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Image: Sky News

During the “awards season” an adoring public obliges itself to watch for the newest fashion statement, newest entertainment buzz, and/or the newest thoughts allowed and ushered in by celebrities. It doesn’t take a genius or a prophet to predict they will be entirely self-referenced.

With the loss of the eternal, where else can one go to but “the foul rag-and-bone shop of the heart” (W.B.Yeats).

By now if you’ve read my other commentaries on popular culture, you know I am a mere rivulet working against the tidal current of our age. Nevertheless I site on distant horizons for others who may be beginning to question how we’ve disempowered ourselves by capitulating common-sense to the senseless prophets our the day: celebrities. Thus I was fascinated to find an article by Veronica Zabelle Nayir written for the University of Toronto student paper.

She confesses that she too is loosing faith in the performative politics of award shows:

“This is the age of the quasi-presidential speech at award shows, those short  — or long, if they’re mega-famous — calls to action, filled with the repetition of “we must” and customary finger-wagging. For Gervais [at the Golden Globe Awards for eg], celebrity culture is deserving of no praise because no celebrity deserves to cry political tears. For Gervais, celebrities are deserving of ridicule, the sort that comes from a political place… it can’t be denied that the intersection of politics and celebrity has been dark and disappointing.”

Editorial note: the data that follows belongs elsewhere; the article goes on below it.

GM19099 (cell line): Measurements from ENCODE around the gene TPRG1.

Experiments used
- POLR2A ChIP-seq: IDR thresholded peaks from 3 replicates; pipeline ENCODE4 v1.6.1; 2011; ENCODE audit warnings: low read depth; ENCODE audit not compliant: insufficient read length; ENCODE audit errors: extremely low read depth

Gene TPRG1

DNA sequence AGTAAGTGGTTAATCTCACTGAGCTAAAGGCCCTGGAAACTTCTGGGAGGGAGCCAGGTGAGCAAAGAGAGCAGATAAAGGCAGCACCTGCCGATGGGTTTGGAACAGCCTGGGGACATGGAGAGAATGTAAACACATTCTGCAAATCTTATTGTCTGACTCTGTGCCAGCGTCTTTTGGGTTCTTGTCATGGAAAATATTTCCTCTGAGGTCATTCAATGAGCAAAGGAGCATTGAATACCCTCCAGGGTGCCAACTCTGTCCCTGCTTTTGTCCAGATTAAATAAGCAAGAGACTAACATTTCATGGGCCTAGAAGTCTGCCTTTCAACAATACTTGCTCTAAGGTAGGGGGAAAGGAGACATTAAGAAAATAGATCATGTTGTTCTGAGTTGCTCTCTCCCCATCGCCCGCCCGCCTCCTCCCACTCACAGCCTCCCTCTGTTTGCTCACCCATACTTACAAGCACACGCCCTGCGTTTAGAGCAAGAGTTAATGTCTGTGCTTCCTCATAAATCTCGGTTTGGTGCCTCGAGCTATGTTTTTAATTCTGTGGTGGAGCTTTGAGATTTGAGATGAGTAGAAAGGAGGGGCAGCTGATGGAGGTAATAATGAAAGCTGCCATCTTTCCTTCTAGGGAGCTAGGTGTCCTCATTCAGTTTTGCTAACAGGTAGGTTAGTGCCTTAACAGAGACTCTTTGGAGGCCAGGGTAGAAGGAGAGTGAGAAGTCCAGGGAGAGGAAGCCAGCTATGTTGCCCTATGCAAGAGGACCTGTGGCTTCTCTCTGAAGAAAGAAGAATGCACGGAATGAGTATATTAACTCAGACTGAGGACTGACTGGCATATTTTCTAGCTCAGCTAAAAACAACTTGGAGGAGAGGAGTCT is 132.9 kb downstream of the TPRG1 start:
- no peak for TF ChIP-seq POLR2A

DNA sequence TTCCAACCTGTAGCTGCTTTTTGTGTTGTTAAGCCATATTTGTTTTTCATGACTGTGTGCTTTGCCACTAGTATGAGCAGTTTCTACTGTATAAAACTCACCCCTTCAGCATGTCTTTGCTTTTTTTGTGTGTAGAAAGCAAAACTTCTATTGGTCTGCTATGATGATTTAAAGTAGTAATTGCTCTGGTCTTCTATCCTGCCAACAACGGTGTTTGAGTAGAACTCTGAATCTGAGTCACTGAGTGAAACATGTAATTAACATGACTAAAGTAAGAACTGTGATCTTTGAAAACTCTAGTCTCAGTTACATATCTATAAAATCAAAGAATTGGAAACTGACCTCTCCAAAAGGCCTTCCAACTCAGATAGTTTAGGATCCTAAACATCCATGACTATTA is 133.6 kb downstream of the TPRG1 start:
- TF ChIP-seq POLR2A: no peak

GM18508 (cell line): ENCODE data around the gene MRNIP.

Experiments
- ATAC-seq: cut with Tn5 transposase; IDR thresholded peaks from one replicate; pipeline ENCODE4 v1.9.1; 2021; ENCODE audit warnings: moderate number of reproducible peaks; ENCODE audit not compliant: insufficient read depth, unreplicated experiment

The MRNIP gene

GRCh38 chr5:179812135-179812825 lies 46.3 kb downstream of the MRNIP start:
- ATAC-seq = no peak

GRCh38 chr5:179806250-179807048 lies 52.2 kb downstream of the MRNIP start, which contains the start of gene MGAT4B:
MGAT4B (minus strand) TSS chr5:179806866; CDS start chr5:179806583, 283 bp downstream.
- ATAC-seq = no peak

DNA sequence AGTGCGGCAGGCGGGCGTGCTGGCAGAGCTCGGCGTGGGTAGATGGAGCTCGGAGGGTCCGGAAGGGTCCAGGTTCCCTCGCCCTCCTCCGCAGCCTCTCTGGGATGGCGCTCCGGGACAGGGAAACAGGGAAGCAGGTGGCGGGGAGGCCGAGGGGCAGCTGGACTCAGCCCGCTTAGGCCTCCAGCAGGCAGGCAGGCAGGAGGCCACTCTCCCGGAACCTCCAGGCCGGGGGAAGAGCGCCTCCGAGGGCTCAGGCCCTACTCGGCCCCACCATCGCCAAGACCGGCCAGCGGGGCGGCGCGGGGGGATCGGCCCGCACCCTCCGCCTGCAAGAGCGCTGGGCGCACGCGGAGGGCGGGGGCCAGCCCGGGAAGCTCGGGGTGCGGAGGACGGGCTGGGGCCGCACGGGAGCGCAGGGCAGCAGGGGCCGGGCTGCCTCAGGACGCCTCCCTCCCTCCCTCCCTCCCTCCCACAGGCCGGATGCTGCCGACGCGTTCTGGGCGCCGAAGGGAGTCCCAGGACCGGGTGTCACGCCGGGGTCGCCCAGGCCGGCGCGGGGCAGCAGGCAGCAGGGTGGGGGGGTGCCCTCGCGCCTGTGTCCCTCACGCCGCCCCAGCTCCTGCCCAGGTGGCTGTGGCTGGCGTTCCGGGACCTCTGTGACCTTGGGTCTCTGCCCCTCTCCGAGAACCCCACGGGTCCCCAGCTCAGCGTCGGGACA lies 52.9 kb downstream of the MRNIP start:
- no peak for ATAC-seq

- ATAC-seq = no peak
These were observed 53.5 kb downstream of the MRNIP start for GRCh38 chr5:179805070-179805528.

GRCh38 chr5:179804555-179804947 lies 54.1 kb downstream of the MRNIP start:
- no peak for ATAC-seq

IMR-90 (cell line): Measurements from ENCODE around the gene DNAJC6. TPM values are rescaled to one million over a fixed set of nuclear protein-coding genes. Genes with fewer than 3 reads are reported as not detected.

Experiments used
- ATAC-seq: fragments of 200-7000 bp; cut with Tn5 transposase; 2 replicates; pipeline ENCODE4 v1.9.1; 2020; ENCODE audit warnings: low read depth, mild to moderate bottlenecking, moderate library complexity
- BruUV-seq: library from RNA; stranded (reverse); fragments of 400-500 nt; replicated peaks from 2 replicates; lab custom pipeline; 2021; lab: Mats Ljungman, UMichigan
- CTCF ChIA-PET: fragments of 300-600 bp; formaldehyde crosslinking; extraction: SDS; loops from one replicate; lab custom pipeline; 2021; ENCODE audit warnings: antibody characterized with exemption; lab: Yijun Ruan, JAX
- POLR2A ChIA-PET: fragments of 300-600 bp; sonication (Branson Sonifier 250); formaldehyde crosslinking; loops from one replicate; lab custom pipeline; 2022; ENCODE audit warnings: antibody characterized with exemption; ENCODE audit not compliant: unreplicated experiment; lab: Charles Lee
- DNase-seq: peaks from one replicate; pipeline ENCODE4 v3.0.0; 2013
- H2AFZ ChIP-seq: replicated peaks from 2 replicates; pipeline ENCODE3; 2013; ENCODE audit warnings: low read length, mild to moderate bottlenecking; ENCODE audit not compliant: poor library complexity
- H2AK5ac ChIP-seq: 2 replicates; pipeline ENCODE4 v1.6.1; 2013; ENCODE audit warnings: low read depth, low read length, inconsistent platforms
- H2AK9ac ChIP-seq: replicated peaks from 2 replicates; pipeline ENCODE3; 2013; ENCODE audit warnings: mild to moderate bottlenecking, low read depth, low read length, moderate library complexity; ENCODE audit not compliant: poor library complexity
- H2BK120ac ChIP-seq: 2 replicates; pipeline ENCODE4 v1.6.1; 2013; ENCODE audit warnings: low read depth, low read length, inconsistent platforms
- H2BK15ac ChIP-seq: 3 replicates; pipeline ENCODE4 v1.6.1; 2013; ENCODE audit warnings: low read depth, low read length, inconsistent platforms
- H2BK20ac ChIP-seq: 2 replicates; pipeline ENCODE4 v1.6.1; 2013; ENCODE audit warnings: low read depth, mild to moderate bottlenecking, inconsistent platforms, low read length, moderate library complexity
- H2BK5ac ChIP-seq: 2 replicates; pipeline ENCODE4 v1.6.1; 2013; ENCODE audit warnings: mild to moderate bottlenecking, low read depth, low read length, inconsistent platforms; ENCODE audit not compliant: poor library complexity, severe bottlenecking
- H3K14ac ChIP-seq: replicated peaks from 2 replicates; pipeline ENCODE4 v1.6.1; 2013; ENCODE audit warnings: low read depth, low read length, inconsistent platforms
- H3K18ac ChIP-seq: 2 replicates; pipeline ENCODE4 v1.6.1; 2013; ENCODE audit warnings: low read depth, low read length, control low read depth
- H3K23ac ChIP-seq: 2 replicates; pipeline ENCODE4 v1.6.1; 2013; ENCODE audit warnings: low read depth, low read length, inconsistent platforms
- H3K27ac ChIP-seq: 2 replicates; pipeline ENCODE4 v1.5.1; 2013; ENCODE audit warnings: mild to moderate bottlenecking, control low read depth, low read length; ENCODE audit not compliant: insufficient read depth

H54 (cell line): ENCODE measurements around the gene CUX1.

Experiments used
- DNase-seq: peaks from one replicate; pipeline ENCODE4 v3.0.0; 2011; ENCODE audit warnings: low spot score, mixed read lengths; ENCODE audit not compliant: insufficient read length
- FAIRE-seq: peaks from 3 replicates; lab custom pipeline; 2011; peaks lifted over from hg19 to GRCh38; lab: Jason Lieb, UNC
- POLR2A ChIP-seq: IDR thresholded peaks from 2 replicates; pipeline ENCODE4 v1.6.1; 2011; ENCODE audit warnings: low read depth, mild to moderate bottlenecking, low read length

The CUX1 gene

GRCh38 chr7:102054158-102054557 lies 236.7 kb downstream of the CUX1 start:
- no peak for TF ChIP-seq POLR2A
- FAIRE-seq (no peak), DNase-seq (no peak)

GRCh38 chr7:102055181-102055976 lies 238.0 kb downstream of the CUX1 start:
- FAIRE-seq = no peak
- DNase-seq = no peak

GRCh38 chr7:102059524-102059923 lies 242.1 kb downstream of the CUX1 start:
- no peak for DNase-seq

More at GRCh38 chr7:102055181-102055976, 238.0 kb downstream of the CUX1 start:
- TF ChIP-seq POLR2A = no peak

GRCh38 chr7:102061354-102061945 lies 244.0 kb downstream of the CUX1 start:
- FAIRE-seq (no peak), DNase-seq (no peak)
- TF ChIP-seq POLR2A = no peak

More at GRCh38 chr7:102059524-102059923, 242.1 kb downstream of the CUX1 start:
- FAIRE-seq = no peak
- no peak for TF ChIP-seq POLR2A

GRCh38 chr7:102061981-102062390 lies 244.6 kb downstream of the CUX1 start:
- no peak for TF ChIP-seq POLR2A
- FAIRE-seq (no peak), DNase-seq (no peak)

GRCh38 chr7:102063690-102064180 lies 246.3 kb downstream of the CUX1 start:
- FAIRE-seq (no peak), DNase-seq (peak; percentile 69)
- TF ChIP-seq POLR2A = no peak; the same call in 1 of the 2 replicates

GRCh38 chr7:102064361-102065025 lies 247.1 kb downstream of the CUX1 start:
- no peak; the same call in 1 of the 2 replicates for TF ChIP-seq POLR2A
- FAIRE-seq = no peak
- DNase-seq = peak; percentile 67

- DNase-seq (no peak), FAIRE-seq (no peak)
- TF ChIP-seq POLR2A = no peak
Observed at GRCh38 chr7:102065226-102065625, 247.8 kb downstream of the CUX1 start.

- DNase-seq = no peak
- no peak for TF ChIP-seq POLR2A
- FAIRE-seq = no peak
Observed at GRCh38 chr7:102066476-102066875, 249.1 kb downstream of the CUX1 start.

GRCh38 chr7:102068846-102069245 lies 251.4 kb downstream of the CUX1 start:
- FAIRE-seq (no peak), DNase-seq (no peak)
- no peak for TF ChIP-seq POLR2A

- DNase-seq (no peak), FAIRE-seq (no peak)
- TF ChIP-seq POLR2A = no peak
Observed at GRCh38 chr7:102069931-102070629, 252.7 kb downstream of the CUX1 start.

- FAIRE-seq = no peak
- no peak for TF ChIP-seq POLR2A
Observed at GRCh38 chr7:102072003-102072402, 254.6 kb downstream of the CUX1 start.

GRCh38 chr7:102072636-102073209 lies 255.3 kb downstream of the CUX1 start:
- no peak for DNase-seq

The Problem with Virtue Signalling

There is a kind of cultural complicity, Nayir writes, “of a Hollywood that has rubbed shoulders with the likes of Harvey Weinstein and Jeffery Epstein.”  So when Gervais mocks his celebrity audience who moan at his quips, he retorts, “Shut up, I know [Weinstein] was your friend, but I don’t care”. He says this “to those who are easily roused for superficial political causes, but slow to make sustained contributions outside of the Hollywood bubble; to those who are slow to give up their ties to exploitative corporations and people and things.” Of course, all this is in direct opposition to the “high-minded praise” we see for the industry that “verge on being pretentious.”

The next time you watch an celebrity awards shows, why not play a kind of “virtue signalling bingo” to see how many times and how many “winners” (sic) throw out a lure to something political, politically correct, or moralistically high-minded. I encourage you to keep your wits about you and think; push back against the current of intellectual bile coming from the entertainment industry.

Thus I was impressed with Nayir: she is a student writer for a student paper able to articulate the problem in this day and age of youth culture being supplanted by celebrity culture. She can see the manifest hollowness of it all.

I wonder if we can hope for more?


  • What is your insight of culture?
  • Is this the culture you want to live in?
  • Are these the cultural trends you want to support?
  • What informs your cultural awareness and cultural development?

For counter-cultural readings, see “More Enigma than Dogma.”